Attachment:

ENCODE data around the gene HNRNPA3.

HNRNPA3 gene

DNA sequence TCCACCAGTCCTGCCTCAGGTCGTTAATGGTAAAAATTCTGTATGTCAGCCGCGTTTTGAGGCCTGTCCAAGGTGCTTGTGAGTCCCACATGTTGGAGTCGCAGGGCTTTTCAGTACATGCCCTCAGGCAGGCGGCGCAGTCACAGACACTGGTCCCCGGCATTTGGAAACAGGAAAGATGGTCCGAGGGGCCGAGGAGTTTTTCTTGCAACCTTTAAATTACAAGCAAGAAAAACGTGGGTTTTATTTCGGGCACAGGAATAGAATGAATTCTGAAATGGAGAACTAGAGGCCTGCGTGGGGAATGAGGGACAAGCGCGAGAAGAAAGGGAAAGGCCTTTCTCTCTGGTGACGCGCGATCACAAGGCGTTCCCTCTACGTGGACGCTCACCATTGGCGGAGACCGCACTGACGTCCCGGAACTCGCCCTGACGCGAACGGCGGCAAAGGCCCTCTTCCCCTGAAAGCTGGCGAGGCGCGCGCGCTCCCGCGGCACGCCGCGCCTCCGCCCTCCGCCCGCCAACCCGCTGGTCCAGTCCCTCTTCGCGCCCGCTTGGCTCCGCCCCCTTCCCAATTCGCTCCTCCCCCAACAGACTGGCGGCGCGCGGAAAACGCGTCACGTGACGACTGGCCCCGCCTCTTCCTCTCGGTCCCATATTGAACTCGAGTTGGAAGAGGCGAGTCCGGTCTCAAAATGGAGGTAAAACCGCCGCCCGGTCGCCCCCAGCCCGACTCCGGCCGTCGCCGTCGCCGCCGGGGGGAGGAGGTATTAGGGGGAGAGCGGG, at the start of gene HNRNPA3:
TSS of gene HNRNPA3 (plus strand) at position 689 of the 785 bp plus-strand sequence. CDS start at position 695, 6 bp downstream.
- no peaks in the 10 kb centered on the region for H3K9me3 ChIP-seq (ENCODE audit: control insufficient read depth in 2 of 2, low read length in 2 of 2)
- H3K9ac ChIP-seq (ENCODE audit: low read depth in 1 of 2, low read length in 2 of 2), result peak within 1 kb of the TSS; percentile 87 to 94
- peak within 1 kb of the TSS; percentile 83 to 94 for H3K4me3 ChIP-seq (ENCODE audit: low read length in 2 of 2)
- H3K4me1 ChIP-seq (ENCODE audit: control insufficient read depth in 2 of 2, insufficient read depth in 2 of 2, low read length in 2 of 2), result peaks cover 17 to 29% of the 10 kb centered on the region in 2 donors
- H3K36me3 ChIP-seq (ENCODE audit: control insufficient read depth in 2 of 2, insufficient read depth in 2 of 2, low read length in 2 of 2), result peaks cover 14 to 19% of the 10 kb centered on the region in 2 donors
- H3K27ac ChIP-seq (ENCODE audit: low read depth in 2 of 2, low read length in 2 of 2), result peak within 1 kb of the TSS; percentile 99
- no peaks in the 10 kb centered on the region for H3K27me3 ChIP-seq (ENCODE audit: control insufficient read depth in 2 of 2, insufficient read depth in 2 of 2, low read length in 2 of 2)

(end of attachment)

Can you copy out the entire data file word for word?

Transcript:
ENCODE data around the gene HNRNPA3.

HNRNPA3 gene

DNA sequence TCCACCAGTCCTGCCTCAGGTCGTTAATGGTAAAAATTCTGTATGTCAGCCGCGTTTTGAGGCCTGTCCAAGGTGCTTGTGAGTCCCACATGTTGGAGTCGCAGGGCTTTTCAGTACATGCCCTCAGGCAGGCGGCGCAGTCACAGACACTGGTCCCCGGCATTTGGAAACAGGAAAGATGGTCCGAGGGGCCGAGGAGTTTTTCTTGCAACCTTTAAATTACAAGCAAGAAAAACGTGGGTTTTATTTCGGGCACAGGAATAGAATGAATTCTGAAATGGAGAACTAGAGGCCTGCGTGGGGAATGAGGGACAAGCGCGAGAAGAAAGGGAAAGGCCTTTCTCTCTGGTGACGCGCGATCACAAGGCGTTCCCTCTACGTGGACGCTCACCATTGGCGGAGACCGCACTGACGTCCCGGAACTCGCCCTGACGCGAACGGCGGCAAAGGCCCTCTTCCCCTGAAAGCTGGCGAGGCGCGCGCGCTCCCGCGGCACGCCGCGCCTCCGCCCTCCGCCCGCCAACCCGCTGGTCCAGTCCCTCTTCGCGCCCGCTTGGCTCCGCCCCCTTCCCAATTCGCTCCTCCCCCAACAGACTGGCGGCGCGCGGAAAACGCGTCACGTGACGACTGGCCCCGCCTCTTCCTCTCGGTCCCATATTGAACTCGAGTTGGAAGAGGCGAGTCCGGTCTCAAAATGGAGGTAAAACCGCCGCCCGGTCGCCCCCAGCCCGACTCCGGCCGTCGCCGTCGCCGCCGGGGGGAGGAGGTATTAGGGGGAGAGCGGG, at the start of gene HNRNPA3:
TSS of gene HNRNPA3 (plus strand) at position 689 of the 785 bp plus-strand sequence. CDS start at position 695, 6 bp downstream.
- no peaks in the 10 kb centered on the region for H3K9me3 ChIP-seq (ENCODE audit: control insufficient read depth in 2 of 2, low read length in 2 of 2)
- H3K9ac ChIP-seq (ENCODE audit: low read depth in 1 of 2, low read length in 2 of 2), result peak within 1 kb of the TSS; percentile 87 to 94
- peak within 1 kb of the TSS; percentile 83 to 94 for H3K4me3 ChIP-seq (ENCODE audit: low read length in 2 of 2)
- H3K4me1 ChIP-seq (ENCODE audit: control insufficient read depth in 2 of 2, insufficient read depth in 2 of 2, low read length in 2 of 2), result peaks cover 17 to 29% of the 10 kb centered on the region in 2 donors
- H3K36me3 ChIP-seq (ENCODE audit: control insufficient read depth in 2 of 2, insufficient read depth in 2 of 2, low read length in 2 of 2), result peaks cover 14 to 19% of the 10 kb centered on the region in 2 donors
- H3K27ac ChIP-seq (ENCODE audit: low read depth in 2 of 2, low read length in 2 of 2), result peak within 1 kb of the TSS; percentile 99
- no peaks in the 10 kb centered on the region for H3K27me3 ChIP-seq (ENCODE audit: control insufficient read depth in 2 of 2, insufficient read depth in 2 of 2, low read length in 2 of 2)